Review UPDATE: We're now at nearly 8K miles. The Niro has been flawless - - zero recalls, zero software updates, and no initial quality problems. Many times it seems like a new car is infatuating, but over time it begins to show its weaknesses. My complaints with the Niro are remarkably minor; our Grand Touring model has shiny black surfaces around the gear shift, and when the sun hits it, there can be glare in my eyes. Solution: keep a baseball cap over the shifter in sunny weather (this may not affect others who are a different height.) And some of the nanny-state sensors are a bit sensitive; for instance, if the nose of the car is pointing down (say, after crossing a curb) the front parking sensors might start beeping. No biggie; you can temporarily turn them off with the conveniently located switch right in the center shifter area. On the plus side, these sensors will tell you if you're going to scrape the bottom of the car or if you're going to run over a concrete barrier at the front of a parking space. After several extended road trips, we can pretty much assume that our mileage for both city and highway is consistent at around 43 to 45 mpg, even when driving at 70mph or above for long intervals. The comfort factor has really held up, and back seat passengers have made no complaining noises. Cargo capacity is not immense, but the nicely rectangular trunk has few intrusions (holds lots of wine boxes!) Of course the seats go down easily when you need to maximize hauling. We only use Sport mode for entering highways or other "quick" maneuvers, but the extreme boost in torque and power is very handy and we have never felt the car is underpowered. Here's a couple of additional pluses: great turning circle; easy to park because of size and auto-dipping side mirrors as well as a backup camera that both shows the steering angle and the actual rear bumper of the car; excellent integration with Car Play from Apple (and Apple Maps have improved radically to the point where they have about as few errors as Google Maps.) Air conditioning is fast and efficient, even on 100 degree days (we seem to be having more and more of these.) Previous review follows. The Kia Niro may not be the car for everyone, but it is certainly the right car at the right time for us. We were driving a 2014 Jeep Cherokee Limited with every package known to mankind added. It was certainly not lacking for both features and comfort, but the six-cylinder engine was sucking gas at an alarming rate. The Niro consistently delivers at least 40 mpg and up to 50 mpg, even in Touring trim for us, buzzing up and down Portland hills and the coastal mountains (more like really big hills.) So it consistently meets its EPA projections, unless you're heavy-footed, in which case you'll still reach the high 30's. The nice transition from the luxurious Cherokee was made simpler by the inclusion of many great comfort features, including a heated steering wheel; heated AND ventilated front seats; adjustable power back bolster in the driver's seat; auto folding and dipping rear view mirrors; HID projector headlights; and a host of safety features. The Touring version includes both front and rear parking sensors, which we love and which are a rare find even at twice the price. There's adaptive cruise control, cross traffic detection, automatic emergency braking and more. All this might seem over the top, but once you're used to these features (the Cherokee had them) they are hard to give up. The seats are firm but surprisingly comfortable, and the ride is pretty quiet (Touring has more sound proofing packed into it.) The wheelbase is stretched out with the wheels at the corners, for a more supple ride than you'd expect. Handling is quite predictable. Controls are super-logical, with everything right where you expect to find it. I am surprised at how good Car Play (Apple) functions; I was expecting to turn it off and use Google Maps and Android Auto, but the Apple system works transparently and (most of the time) gets you to your intended destination with a minimum of errors and a terrific interface. This is not a powerful automobile, but with the Sport mode you can harness the combined power of both electric and gas motors for a pretty substantial boost when needed, and this is easily activated with a flick of the gear lever to the side - - great for entering freeways, or for a burst of passing power. In sum, if you're sick of burning through tons of gas, and having to visit the station more often than you'd like, the Niro is the ideal solution, and provides enough comfort and utility to cover most of the bases for singles, couples and small families. It is not really an SUV so much as a "tall wagon" but does carry quite a substantial load with the seat down. It's slightly smaller size compared to many SUVs makes it far easier to maneuver and park in urban situations. The turning circle is quite amazing and small.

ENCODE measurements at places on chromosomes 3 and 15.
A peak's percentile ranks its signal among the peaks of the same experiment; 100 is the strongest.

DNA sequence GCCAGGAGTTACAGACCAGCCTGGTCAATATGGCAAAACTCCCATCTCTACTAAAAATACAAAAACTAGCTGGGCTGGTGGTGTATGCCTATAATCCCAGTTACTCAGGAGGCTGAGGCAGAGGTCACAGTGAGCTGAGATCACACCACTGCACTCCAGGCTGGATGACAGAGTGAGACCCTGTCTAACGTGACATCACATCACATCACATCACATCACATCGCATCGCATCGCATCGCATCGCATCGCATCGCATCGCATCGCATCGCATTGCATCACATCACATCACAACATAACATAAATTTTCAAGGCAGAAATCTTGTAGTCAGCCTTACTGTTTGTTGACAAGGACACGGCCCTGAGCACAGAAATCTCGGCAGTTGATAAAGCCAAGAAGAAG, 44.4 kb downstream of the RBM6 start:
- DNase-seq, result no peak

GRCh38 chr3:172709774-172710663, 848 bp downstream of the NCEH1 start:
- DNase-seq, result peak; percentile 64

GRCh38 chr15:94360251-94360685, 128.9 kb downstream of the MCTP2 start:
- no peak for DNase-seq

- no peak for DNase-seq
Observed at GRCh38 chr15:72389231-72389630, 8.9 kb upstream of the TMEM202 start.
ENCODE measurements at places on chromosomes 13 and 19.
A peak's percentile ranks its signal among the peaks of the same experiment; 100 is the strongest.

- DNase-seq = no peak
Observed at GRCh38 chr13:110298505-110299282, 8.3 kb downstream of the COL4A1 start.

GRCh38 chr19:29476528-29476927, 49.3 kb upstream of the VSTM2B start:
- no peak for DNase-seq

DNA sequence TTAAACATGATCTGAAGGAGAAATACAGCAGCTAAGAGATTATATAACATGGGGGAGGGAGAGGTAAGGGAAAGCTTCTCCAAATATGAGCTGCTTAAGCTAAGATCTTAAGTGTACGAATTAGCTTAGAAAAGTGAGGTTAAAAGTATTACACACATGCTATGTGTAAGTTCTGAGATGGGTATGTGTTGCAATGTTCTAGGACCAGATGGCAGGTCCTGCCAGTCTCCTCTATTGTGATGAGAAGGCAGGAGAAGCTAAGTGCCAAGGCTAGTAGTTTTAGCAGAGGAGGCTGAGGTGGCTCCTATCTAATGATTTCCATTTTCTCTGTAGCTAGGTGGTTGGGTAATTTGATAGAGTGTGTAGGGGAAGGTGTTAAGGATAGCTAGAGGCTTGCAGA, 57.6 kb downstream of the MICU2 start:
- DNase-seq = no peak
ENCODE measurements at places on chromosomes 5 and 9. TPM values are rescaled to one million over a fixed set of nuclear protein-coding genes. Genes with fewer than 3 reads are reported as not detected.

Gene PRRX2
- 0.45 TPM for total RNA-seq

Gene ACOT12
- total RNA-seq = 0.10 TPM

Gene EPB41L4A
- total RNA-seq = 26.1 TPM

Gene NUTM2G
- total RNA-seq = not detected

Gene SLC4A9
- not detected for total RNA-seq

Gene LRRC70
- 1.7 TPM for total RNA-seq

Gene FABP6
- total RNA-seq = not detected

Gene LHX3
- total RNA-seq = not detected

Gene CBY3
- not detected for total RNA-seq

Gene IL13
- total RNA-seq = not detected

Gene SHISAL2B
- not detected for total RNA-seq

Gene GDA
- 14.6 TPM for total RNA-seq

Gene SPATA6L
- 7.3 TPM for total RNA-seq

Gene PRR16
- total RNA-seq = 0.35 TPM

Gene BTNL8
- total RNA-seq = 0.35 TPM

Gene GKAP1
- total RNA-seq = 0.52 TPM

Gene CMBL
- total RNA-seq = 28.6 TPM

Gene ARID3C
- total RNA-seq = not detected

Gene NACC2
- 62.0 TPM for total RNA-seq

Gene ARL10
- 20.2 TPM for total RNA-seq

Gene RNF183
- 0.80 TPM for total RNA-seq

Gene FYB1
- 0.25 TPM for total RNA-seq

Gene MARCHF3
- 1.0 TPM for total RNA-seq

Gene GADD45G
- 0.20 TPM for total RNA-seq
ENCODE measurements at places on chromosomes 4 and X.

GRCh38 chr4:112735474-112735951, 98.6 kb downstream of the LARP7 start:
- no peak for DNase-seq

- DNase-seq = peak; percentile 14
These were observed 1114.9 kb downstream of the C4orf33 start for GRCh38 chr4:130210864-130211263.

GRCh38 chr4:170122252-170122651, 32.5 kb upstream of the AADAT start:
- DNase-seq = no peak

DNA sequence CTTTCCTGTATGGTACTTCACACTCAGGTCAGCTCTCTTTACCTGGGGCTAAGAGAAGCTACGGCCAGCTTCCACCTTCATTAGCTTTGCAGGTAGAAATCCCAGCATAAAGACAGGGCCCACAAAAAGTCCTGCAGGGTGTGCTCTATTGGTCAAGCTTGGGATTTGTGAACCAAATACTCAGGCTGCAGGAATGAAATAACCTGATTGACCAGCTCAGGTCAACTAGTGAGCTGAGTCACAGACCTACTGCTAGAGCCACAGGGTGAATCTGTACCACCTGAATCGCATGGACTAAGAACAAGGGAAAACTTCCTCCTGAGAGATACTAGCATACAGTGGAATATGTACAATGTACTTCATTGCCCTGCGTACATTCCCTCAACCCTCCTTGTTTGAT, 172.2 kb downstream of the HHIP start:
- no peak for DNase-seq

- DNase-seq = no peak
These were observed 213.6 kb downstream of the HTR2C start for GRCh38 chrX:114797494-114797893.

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What options are available on the 2017 Kia Niro?
Available Kia Niro 2017 Submodel Types: SUV
Available Trims: LX, EX, Touring, FE
Exterior Colors: Aurora Black Pearl, Snow White Pearl, Silky Silver, Deep Cerulean, Crimson Red, Metal Stream, Rich Espresso
Interior Colors: Black leather/cloth, Black cloth, Gray cloth, Light Gray/Black leather, Black leather, Gray leather/cloth
Popular Features: Apple Carplay/Android Auto, Audio and cruise controls on steering wheel, Auto Climate Control, Back-up camera, Bluetooth, Fold Flat Rear Seats, Multi-Zone Climate Control, Rear Bench Seats, Stability Control, Tire Pressure Warning, Trip Computer, USB Inputs, Alarm, Keyless Entry/Start, Blind Spot Monitoring, Electronic Folding Mirrors, Heated seats, Navigation, Power Driver Seat, Cooled Seats, Leather Seats, Parking sensors, Sunroof/Moonroof, Adaptive Cruise Control, Automatic Emergency Braking, Lane Departure Warning, Pre-collision safety system, Upgraded Stereo
Engine/Mechanics: 4 cylinders
Fuel Types: regular unleaded
Drivetrains: front wheel drive